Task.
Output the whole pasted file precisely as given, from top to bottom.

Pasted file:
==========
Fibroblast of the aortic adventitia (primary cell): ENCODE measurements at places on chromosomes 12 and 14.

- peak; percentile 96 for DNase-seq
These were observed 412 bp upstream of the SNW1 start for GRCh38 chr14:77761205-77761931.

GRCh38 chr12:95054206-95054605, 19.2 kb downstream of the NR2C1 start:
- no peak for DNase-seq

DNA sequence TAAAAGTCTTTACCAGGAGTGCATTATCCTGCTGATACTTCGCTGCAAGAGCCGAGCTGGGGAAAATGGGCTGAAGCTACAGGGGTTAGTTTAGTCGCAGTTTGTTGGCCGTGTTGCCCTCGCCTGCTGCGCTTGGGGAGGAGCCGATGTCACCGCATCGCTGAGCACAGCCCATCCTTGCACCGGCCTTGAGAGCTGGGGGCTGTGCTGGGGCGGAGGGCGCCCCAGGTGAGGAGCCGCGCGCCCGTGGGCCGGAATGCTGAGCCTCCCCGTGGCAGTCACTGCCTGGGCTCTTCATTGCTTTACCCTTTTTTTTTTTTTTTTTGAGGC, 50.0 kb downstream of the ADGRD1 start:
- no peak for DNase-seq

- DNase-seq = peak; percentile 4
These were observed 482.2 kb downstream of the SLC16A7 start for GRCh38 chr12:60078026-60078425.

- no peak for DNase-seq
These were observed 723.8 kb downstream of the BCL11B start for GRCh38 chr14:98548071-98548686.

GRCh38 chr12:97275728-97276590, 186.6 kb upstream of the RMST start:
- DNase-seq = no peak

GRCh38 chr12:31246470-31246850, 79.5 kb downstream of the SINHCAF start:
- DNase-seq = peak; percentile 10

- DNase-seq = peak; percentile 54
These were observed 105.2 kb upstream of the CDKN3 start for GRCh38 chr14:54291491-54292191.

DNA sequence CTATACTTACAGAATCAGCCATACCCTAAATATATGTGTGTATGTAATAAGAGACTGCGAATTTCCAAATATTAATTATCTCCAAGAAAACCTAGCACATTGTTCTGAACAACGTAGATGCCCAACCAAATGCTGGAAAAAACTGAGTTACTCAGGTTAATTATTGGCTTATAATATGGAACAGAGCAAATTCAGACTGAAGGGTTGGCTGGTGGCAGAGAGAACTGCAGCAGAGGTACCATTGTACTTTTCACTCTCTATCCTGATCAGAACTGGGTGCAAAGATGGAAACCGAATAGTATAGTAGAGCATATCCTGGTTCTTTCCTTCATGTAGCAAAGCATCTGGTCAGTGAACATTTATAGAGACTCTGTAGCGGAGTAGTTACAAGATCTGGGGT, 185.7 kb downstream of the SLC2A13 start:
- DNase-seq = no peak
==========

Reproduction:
Fibroblast of the aortic adventitia (primary cell): ENCODE measurements at places on chromosomes 12 and 14.

- peak; percentile 96 for DNase-seq
These were observed 412 bp upstream of the SNW1 start for GRCh38 chr14:77761205-77761931.

GRCh38 chr12:95054206-95054605, 19.2 kb downstream of the NR2C1 start:
- no peak for DNase-seq

DNA sequence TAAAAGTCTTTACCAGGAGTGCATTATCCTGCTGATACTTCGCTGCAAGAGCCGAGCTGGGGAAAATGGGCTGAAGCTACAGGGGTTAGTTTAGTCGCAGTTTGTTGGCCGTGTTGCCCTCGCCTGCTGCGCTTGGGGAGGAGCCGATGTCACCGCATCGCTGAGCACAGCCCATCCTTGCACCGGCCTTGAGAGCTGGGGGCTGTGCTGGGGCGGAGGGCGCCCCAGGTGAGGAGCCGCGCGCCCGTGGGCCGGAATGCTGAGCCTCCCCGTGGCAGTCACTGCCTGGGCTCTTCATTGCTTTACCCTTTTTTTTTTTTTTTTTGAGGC, 50.0 kb downstream of the ADGRD1 start:
- no peak for DNase-seq

- DNase-seq = peak; percentile 4
These were observed 482.2 kb downstream of the SLC16A7 start for GRCh38 chr12:60078026-60078425.

- no peak for DNase-seq
These were observed 723.8 kb downstream of the BCL11B start for GRCh38 chr14:98548071-98548686.

GRCh38 chr12:97275728-97276590, 186.6 kb upstream of the RMST start:
- DNase-seq = no peak

GRCh38 chr12:31246470-31246850, 79.5 kb downstream of the SINHCAF start:
- DNase-seq = peak; percentile 10

- DNase-seq = peak; percentile 54
These were observed 105.2 kb upstream of the CDKN3 start for GRCh38 chr14:54291491-54292191.

DNA sequence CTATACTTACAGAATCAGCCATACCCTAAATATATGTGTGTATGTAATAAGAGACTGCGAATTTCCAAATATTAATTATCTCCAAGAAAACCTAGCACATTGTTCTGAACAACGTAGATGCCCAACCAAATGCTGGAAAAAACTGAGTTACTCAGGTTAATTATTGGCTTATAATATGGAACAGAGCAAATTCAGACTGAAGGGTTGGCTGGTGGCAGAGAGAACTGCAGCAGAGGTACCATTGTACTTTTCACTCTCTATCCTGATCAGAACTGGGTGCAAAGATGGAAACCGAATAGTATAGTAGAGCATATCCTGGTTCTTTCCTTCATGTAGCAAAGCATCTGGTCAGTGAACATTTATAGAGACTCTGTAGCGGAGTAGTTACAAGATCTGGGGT, 185.7 kb downstream of the SLC2A13 start:
- DNase-seq = no peak